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How we assess our own work part 3: Personalization
Previous parts can be found here for Gameplay and Technology. Today we’re looking at Personalization. That means a range of non gameplay impacting content and how it’s acquired, things like skins, loot, event passes, eternals, etc. Personalization products have two main goals for us: They’re both a significant source of player satisfaction and the main way we pay our bills, funding maintenance and new development for LoL.
Looking at the revenue side first we judge success through at things like:
- What proportion of target players purchased this content? Target here meaning players we’d realistically expect could be interested in it (e.g. people who play the champion a new skin is for)
- Did this content help diversify our portfolio? It’s beneficial to have revenue come from a wide range of offerings, that way if things change with one content type (e.g. shift in player interest in skins) we’re less affected as a company.
- Did this content generate new revenue or just shift spending from one category to another? There are cases where shifting spending can still be really beneficial (e.g. if it comes with a meaningful increase in player satisfaction). All else being equal though launching something new that just moves spending around means work done for no gain.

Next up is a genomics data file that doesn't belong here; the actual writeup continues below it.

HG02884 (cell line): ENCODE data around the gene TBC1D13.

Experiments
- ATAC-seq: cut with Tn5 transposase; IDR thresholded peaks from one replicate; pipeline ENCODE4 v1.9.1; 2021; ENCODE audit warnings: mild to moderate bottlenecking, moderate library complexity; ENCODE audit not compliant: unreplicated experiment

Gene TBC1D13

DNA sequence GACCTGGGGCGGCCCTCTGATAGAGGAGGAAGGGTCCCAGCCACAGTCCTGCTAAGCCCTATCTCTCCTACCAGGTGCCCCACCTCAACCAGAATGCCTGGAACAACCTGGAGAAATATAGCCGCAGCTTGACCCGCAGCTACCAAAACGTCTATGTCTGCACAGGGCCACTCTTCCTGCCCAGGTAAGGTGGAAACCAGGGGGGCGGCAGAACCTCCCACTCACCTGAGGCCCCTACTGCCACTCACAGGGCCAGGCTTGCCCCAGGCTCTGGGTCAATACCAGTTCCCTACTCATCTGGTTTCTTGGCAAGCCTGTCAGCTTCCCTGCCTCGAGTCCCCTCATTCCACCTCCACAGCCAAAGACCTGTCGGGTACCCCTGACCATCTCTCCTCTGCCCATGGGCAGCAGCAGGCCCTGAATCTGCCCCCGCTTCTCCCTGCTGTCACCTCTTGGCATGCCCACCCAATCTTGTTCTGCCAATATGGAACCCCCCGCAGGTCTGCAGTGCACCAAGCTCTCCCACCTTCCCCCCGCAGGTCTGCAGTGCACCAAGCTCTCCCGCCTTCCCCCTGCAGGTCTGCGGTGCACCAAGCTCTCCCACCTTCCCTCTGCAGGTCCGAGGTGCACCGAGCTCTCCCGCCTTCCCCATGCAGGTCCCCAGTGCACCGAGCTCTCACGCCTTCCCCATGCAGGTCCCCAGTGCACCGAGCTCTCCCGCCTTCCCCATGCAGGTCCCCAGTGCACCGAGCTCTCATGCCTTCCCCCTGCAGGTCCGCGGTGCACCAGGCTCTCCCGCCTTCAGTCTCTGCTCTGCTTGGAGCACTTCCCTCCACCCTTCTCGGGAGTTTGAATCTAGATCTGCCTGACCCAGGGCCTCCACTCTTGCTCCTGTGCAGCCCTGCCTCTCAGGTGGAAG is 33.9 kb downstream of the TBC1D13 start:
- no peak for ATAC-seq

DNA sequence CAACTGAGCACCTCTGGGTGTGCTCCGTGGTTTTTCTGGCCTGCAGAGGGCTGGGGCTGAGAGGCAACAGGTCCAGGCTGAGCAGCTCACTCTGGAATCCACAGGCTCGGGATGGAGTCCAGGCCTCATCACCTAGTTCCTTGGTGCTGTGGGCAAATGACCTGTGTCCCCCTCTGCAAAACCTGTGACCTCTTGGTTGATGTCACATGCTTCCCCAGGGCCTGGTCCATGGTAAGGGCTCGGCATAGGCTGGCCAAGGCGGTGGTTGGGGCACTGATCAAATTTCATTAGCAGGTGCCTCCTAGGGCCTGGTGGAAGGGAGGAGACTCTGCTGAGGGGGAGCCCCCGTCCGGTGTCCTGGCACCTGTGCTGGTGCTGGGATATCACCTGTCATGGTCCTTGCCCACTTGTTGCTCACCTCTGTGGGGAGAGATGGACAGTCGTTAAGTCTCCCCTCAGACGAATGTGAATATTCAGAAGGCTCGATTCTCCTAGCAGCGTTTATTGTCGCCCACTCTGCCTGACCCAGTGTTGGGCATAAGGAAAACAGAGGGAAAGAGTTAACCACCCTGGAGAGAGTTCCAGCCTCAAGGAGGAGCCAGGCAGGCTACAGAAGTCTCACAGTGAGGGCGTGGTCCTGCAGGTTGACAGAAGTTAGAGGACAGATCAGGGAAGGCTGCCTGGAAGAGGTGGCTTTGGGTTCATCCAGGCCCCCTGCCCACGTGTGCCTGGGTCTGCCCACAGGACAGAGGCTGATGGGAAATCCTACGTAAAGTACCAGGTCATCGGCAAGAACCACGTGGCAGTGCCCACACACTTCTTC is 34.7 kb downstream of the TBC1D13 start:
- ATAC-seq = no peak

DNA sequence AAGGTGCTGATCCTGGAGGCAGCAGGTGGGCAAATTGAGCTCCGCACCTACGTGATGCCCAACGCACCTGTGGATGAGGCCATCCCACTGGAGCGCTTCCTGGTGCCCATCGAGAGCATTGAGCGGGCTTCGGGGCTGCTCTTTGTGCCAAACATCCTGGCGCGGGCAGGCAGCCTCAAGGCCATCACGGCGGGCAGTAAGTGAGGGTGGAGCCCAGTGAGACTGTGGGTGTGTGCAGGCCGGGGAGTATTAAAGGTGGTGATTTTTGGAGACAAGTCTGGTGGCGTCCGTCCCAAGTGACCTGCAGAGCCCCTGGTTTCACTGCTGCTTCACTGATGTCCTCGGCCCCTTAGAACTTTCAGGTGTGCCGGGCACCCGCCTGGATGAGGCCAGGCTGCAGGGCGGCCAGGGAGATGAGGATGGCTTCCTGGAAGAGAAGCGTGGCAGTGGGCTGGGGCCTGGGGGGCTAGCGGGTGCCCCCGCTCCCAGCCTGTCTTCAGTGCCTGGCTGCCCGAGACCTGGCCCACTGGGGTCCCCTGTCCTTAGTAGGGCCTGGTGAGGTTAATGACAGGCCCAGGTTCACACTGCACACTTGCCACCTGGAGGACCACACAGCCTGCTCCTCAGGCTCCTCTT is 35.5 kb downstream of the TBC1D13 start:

- What was the cost to create this new content, system or feature and how does that compare to revenue generated (return on investment).
- And of course, total revenue earned
As said though revenue’s only one of our goals here. Our aim is to be successful as a business while also ensuring players who’ve bought something are really happy about it. Some things we consider to understand how we’re doing in that regard:
- What proportion of target players purchased this content? In addition to being an indicator of revenue success this is also an important measure on the player satisfaction side too. Players buy things they like and skip things they don’t.
- What do we see in surveys? What are players telling us about quality, price, ease of use etc?
- Do players use what they’ve bought? With skins for example a key consideration is whether a player consistently uses that skin. Dark Star Jhin’s a really successful case, with an extremely high usage rate amongst purchasers, suggesting players who’ve bought it are really happy with it.
- How does the content measure up to our clarity goals? Is it easy to identify a champion when they’re wearing a new skin? This is a topic we haven’t always done as well at as we’d like, more on our thinking there in the future.
- How do players feel about the theming of a piece of content? E.g. would they love to see other champions get a skin in the same style?
We’re in the home stretch for preseason now and are focused on bugs and balance. Our most recent large change was to lower item damage, especially damage coming from unique passives and actives, as part of a goal to keep overall item power levels the same as in the current system.
We’ll be making some pre-emptive changes to specific champions in cases where we’re very confident we understand what the results of item changes will be (e.g. champs with unique interactions with crit or who are currently reliant on the mana from Sheen). For most champions though we’re going to wait and see where their exact power ends up once item builds stabilize, then adjust kits and items as needed.